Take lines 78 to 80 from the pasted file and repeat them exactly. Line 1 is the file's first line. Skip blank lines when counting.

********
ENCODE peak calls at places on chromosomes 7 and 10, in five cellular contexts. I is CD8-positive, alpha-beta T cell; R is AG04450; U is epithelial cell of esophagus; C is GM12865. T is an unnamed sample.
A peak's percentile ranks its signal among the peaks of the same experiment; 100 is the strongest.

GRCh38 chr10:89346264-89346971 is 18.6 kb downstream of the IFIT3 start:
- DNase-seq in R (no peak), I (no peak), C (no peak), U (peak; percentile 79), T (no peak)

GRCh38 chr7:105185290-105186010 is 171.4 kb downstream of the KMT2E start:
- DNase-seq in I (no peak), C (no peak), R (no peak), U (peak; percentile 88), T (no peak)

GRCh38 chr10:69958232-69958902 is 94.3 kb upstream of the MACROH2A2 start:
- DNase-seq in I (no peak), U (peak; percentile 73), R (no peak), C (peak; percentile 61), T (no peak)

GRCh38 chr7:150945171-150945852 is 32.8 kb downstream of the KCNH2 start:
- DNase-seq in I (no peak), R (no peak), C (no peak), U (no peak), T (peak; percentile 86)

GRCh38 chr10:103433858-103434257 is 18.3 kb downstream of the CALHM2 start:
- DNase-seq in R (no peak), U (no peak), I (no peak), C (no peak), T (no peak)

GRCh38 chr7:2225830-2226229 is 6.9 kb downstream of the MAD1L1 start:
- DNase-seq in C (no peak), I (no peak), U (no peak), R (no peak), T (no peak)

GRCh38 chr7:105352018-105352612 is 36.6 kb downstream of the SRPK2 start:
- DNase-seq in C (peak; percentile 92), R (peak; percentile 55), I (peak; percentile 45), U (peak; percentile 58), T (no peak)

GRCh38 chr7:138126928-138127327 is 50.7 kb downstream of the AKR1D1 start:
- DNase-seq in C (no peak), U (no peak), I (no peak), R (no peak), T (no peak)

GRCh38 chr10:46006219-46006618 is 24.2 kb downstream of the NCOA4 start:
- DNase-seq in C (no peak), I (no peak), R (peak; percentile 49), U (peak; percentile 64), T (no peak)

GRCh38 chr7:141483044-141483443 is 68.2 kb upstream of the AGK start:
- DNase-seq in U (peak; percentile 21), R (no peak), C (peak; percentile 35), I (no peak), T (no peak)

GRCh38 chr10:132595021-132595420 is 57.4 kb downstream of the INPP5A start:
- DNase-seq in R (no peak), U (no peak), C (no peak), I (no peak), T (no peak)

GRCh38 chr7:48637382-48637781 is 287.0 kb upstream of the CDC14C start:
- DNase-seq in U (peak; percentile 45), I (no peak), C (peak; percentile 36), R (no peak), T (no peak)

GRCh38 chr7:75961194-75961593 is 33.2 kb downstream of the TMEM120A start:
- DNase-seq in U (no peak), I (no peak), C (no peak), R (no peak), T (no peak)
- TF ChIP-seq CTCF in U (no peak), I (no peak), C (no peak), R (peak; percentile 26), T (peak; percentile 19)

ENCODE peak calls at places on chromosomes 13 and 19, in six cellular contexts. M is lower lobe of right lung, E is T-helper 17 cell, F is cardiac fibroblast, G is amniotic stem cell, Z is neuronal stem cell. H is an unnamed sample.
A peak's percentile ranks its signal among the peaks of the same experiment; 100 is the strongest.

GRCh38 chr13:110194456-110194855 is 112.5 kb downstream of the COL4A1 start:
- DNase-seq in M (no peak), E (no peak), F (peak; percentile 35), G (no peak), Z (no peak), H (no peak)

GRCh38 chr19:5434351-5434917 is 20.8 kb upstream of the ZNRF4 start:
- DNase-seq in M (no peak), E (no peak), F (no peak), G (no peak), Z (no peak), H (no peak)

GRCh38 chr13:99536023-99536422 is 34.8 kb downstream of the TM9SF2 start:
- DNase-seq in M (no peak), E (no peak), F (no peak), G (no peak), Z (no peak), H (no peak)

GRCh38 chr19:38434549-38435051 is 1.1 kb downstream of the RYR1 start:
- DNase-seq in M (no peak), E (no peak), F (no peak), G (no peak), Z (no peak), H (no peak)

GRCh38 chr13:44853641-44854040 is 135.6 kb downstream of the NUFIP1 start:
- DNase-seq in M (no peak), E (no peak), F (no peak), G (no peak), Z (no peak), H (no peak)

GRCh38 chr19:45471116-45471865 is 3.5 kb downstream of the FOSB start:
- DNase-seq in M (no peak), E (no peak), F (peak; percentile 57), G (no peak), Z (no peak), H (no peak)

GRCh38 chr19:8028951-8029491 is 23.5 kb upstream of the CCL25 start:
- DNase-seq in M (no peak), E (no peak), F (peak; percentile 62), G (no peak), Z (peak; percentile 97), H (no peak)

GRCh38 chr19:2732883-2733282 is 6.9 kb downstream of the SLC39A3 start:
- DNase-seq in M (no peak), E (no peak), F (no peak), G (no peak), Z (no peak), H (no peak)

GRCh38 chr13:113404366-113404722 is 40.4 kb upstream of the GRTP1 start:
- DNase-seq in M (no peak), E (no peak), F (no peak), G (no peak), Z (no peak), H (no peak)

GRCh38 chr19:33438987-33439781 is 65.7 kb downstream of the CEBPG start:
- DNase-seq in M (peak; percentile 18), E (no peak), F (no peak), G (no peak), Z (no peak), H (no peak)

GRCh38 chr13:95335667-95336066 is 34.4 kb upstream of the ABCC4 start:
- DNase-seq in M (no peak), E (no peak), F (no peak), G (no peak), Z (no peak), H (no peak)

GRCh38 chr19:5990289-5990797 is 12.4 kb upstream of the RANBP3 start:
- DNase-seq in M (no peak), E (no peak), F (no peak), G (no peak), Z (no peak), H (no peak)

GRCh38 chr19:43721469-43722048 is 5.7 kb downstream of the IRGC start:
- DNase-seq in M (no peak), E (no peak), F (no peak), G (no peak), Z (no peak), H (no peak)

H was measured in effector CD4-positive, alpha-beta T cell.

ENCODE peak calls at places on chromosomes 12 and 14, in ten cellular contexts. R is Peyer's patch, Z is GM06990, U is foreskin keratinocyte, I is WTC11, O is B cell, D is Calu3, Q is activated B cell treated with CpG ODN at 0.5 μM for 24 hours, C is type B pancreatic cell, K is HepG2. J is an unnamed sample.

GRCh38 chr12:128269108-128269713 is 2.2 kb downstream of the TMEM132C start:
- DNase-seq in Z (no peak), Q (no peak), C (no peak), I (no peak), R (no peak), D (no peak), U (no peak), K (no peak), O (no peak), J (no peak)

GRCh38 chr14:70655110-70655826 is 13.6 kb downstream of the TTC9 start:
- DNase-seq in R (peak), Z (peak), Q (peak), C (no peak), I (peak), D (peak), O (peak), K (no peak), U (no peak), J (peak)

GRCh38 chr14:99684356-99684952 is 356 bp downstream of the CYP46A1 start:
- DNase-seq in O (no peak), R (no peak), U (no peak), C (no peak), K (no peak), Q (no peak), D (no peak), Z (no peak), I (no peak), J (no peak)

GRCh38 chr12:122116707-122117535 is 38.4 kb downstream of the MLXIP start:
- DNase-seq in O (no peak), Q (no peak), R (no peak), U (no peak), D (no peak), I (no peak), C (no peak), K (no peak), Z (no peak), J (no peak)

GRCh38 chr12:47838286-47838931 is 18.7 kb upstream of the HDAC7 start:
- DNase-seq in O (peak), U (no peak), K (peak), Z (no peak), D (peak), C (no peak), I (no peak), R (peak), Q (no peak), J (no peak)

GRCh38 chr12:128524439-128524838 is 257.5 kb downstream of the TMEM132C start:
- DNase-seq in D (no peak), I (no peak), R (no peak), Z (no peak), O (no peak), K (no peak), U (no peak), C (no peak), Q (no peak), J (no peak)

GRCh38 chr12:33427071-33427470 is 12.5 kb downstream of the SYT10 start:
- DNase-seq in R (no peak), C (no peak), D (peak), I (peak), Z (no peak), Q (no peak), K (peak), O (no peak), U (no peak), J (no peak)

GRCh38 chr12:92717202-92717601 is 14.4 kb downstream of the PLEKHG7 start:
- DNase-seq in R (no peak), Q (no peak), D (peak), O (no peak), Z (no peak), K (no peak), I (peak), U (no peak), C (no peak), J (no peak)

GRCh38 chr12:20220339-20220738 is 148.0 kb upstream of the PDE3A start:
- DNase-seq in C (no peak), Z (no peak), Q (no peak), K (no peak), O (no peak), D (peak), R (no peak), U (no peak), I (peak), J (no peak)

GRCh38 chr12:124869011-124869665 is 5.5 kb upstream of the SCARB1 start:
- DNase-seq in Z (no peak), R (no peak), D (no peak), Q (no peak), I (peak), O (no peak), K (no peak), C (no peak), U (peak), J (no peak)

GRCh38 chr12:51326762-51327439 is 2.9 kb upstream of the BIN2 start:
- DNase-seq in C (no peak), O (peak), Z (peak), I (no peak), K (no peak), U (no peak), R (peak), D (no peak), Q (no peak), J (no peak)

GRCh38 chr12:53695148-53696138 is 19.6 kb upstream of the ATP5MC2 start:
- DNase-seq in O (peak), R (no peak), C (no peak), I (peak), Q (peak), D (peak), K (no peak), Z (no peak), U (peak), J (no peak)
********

GRCh38 chr12:124869011-124869665 is 5.5 kb upstream of the SCARB1 start:
- DNase-seq in Z (no peak), R (no peak), D (no peak), Q (no peak), I (peak), O (no peak), K (no peak), C (no peak), U (peak), J (no peak)

GRCh38 chr12:51326762-51327439 is 2.9 kb upstream of the BIN2 start: